Record growth in Europe’s top five leagues boosted revenue in the continent’s soccer industry by 4 percent to an all-time high of 16.3 billion euros ($23.8 billion) in 2009-10, accountant Deloitte LLP said.
England’s Premier League, Germany’s Bundesliga, Spain’s La Liga, Italy’s Serie A and France’s Ligue 1 -- the “Big Five” - - had total revenue of 8.4 billion euros, a 5 percent increase over 2008-09, according to the most recent published accounts.
Elite soccer “has had a very good recession,” said Dan Jones, a partner with Deloitte’s Sports Business Group.
“It’s proven to be one of the last things people want to give up,” Jones said in a telephone interview. “The passion people feel for their football clubs, the entertainment, it brings them release and escape from the everyday difficulties.”
An 8 percent increase in broadcast revenue to more than 4 billion euros was a catalyst for the growth. The Premier League’s rose 7 percent to 1.04 billion pounds ($1.7 billion), becoming the first 1 billion-pound broadcast revenue stream of any domestic league, Deloitte said.
“Pay TV has proven to be one of the big winners in the recession,” Jones said.
Overall, Premier League club revenue reached a record of almost 2.5 billion euros, a 2 percent increase and more than 800 million euros ahead of the second-place Bundesliga, Deloitte said.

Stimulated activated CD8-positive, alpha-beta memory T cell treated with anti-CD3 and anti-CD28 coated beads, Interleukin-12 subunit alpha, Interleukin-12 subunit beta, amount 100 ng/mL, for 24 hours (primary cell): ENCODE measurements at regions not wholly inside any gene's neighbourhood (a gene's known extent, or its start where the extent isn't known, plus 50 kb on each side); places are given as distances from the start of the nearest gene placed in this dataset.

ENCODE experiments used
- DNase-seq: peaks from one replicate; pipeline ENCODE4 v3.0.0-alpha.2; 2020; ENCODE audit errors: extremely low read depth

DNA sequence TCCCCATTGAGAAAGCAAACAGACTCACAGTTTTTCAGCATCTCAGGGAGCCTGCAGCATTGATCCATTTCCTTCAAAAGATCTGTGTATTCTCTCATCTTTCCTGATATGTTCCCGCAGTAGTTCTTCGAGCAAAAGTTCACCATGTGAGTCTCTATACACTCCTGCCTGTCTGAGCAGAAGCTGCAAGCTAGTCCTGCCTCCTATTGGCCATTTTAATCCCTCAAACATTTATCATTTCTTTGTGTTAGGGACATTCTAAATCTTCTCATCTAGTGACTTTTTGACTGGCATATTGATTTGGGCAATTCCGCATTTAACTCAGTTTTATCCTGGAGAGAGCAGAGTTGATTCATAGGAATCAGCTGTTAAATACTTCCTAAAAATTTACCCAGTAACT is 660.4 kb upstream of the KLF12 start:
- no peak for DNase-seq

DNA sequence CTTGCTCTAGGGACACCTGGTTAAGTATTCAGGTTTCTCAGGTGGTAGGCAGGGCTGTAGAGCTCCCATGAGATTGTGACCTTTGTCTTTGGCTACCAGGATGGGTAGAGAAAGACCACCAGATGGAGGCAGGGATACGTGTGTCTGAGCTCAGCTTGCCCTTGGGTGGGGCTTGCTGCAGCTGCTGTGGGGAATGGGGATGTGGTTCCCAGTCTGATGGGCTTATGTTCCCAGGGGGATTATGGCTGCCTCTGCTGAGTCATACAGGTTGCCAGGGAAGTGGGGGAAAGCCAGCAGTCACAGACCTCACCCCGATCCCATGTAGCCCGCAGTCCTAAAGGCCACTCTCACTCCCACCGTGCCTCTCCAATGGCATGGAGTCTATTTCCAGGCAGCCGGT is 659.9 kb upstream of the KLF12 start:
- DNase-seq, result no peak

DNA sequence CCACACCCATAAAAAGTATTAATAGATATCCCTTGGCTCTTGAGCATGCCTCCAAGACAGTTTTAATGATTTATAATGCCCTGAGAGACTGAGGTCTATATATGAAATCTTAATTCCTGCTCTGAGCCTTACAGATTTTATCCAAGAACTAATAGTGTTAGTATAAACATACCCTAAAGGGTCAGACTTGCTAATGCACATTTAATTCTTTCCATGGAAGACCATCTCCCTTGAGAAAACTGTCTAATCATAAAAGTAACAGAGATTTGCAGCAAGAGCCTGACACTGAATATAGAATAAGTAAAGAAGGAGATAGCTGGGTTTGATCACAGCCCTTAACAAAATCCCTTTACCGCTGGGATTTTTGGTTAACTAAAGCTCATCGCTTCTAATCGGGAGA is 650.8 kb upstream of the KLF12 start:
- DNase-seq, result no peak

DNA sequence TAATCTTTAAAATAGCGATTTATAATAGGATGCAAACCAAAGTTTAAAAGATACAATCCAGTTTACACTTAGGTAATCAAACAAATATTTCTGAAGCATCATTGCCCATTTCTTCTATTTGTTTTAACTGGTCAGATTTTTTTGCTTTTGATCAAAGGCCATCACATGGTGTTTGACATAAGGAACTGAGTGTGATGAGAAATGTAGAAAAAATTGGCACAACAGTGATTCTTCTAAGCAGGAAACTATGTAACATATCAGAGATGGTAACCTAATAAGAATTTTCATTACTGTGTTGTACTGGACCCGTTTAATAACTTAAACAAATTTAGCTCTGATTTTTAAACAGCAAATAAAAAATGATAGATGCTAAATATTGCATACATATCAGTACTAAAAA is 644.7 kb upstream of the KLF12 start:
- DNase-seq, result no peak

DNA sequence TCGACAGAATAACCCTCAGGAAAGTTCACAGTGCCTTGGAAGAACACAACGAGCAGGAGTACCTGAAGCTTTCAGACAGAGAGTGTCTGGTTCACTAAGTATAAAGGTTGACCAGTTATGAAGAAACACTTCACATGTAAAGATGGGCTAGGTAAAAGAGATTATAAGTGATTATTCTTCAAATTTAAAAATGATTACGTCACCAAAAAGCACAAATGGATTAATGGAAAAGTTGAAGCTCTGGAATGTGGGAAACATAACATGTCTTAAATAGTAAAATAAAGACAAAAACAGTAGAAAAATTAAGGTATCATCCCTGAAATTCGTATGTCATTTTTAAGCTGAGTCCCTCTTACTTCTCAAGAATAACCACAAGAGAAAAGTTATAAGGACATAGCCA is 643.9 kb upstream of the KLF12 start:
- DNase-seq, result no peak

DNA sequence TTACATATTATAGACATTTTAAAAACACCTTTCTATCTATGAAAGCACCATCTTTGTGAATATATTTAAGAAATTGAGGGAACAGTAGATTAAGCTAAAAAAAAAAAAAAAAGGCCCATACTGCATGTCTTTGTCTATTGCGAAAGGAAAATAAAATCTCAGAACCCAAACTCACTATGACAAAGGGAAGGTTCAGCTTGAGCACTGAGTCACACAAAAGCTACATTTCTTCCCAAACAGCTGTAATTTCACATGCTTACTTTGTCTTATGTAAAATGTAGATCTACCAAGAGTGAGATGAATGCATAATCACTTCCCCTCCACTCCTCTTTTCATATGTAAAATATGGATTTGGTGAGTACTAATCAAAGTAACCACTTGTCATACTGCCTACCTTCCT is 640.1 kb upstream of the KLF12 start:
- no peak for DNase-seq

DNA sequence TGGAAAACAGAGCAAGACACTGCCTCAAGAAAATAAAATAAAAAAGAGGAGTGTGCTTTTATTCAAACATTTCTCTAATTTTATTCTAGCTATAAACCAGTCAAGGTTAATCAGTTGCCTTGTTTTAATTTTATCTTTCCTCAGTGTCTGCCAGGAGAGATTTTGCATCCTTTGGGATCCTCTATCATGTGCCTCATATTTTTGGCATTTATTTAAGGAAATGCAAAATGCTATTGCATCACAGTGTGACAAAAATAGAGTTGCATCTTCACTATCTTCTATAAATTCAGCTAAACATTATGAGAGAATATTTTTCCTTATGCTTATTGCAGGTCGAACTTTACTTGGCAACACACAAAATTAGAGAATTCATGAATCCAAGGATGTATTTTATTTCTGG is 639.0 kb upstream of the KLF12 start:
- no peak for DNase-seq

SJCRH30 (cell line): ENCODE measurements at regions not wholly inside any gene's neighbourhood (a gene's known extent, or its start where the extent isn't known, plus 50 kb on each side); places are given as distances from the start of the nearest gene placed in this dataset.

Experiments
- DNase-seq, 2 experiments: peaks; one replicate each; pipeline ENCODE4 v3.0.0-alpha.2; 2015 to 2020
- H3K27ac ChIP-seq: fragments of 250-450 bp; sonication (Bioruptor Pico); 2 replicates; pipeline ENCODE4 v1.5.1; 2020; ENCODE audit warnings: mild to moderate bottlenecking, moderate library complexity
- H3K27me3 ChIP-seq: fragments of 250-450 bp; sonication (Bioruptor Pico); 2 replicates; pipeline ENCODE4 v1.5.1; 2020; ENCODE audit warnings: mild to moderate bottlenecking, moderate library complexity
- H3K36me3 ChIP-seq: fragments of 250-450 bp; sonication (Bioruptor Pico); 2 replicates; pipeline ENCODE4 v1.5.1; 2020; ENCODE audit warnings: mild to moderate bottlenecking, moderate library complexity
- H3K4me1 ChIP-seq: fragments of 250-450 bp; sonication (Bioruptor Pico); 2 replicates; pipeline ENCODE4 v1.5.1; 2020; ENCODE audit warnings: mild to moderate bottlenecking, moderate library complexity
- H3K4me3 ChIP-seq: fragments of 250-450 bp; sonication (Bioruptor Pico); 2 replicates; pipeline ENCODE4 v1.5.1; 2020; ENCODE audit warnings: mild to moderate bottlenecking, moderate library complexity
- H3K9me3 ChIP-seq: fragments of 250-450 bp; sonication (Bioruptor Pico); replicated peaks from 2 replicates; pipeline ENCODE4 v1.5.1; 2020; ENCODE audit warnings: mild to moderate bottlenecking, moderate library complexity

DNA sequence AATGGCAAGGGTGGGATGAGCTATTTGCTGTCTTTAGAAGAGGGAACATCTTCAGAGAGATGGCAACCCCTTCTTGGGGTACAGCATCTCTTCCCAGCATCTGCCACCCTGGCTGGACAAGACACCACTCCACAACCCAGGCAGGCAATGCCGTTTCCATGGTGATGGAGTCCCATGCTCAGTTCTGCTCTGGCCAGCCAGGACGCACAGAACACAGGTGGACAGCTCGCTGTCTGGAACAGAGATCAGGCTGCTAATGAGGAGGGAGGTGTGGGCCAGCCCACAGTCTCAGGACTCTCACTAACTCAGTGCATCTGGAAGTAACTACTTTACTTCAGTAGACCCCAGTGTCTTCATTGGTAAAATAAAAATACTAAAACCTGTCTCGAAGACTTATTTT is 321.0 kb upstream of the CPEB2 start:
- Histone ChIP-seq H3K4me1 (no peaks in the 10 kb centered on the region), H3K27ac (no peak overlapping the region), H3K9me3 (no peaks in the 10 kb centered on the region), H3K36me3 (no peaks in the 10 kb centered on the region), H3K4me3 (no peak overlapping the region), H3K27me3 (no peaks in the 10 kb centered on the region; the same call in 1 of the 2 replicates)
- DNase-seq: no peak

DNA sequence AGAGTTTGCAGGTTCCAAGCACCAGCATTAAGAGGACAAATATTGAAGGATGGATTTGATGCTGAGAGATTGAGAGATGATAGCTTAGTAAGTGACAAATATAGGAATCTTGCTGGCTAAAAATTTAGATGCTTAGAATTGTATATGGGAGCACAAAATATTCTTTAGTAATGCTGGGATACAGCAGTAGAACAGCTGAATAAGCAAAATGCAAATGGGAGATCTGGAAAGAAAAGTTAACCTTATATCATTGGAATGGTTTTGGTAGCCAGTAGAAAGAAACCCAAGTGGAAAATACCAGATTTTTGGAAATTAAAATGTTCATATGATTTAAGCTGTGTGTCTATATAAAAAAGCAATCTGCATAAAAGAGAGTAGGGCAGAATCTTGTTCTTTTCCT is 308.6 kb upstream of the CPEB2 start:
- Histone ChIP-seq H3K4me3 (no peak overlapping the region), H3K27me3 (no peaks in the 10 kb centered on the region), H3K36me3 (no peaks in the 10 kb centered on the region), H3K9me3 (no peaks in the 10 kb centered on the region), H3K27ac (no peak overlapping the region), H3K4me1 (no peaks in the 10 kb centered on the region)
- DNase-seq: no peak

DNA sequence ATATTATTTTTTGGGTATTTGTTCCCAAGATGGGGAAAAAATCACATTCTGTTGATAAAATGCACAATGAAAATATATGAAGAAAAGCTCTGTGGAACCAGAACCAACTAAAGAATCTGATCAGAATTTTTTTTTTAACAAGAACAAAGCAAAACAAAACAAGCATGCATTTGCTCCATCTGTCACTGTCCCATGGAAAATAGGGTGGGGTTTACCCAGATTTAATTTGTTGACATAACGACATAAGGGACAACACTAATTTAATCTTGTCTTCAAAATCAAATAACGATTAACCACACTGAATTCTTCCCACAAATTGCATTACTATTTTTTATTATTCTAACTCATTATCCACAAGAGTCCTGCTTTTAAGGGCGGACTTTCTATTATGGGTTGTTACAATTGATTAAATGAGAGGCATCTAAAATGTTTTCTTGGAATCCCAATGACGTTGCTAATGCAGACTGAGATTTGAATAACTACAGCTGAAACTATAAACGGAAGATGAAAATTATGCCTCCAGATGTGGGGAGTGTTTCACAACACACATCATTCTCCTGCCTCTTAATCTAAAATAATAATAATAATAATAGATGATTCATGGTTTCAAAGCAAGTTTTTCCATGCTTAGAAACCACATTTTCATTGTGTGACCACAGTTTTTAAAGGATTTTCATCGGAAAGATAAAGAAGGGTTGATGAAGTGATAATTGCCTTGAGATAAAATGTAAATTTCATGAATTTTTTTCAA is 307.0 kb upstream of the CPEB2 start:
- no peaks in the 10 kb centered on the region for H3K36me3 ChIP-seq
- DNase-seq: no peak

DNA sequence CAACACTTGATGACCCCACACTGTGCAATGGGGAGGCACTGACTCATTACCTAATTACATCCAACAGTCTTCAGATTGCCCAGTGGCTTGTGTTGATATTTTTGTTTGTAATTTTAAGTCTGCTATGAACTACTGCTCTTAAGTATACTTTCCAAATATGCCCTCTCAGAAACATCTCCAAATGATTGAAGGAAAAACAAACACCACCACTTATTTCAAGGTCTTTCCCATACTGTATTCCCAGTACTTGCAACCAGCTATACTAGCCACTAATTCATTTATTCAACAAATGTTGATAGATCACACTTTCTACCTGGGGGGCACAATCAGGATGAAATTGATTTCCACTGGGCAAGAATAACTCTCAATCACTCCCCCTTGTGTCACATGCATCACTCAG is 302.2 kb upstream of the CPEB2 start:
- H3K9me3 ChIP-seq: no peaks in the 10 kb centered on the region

Bundesliga revenue rose 6 percent to almost 1.7 billion euros, 42 million more than La Liga, with 57 percent of the Spanish growth driven by Real Madrid and Barcelona, whose collective revenue increased by 69 million euros. Serie A’s revenue also exceeded 1.5 billion euros, with Ligue 1 at 1.07 billion.
Cost control remains the sport’s “greatest business challenge” as the five top leagues’ wages increased by over 400 million euros to more than 5.5 billion euros. Germany (138 million euros) and England (83 million euros) were the only of the “Big Five” to achieve operating profits in 2009-10, while the other three sustained losses.